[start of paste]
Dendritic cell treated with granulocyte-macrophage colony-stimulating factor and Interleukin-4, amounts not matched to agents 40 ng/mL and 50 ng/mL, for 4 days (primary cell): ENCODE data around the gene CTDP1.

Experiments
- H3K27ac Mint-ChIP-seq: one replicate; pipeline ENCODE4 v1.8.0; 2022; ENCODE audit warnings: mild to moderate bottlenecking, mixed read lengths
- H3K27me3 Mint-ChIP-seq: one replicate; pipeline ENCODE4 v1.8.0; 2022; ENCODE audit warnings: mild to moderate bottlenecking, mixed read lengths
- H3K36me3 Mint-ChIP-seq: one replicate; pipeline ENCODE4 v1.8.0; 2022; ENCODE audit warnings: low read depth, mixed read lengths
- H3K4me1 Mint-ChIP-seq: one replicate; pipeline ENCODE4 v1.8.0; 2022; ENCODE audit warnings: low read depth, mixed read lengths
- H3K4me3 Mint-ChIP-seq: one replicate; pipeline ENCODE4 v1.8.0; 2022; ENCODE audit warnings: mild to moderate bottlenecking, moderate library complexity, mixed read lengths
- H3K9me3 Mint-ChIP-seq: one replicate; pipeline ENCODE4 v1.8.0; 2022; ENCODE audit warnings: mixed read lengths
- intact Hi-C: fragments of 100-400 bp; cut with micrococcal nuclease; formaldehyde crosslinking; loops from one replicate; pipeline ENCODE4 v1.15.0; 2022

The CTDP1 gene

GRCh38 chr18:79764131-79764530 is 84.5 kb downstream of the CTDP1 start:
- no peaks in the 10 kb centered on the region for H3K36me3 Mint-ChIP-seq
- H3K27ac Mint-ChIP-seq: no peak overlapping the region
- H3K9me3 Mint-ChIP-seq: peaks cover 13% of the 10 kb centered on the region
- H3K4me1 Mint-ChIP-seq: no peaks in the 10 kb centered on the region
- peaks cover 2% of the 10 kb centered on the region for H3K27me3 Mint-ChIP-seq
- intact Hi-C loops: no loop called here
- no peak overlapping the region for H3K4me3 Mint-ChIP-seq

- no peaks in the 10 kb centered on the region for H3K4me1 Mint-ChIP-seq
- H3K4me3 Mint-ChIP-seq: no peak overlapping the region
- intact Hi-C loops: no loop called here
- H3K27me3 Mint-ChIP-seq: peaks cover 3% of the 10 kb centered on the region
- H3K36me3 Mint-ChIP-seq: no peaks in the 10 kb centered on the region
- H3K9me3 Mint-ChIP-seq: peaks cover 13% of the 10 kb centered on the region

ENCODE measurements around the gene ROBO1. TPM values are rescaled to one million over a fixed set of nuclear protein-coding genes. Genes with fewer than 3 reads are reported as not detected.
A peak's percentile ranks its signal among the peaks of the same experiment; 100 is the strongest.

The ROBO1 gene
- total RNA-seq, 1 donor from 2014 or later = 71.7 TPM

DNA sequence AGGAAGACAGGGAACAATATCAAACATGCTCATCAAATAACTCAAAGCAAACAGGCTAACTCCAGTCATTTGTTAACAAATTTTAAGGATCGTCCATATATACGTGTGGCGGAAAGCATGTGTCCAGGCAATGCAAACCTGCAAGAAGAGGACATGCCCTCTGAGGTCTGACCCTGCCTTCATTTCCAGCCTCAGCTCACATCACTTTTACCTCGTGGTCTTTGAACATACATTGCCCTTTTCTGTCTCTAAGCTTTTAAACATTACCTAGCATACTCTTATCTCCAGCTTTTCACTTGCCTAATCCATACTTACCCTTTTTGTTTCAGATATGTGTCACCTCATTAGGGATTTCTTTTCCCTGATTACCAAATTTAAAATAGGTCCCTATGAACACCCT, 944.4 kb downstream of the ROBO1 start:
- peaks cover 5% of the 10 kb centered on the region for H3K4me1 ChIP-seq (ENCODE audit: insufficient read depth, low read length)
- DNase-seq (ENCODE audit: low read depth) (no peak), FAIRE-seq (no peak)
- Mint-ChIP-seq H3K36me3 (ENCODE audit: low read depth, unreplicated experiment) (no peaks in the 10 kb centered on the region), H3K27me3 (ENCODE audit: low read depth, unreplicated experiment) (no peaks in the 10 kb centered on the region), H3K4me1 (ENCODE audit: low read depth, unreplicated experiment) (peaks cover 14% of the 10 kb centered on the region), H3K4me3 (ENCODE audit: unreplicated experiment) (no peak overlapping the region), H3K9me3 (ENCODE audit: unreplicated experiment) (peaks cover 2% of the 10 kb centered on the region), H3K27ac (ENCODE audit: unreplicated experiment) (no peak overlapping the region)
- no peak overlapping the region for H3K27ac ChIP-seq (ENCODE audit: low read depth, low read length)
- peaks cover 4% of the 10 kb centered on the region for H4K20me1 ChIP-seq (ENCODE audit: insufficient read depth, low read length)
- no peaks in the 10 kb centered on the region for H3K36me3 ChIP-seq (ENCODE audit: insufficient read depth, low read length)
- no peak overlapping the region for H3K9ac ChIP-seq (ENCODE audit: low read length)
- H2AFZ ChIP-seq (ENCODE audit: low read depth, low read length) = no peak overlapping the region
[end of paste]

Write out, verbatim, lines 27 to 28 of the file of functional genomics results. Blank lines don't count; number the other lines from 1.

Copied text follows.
The ROBO1 gene
- total RNA-seq, 1 donor from 2014 or later = 71.7 TPM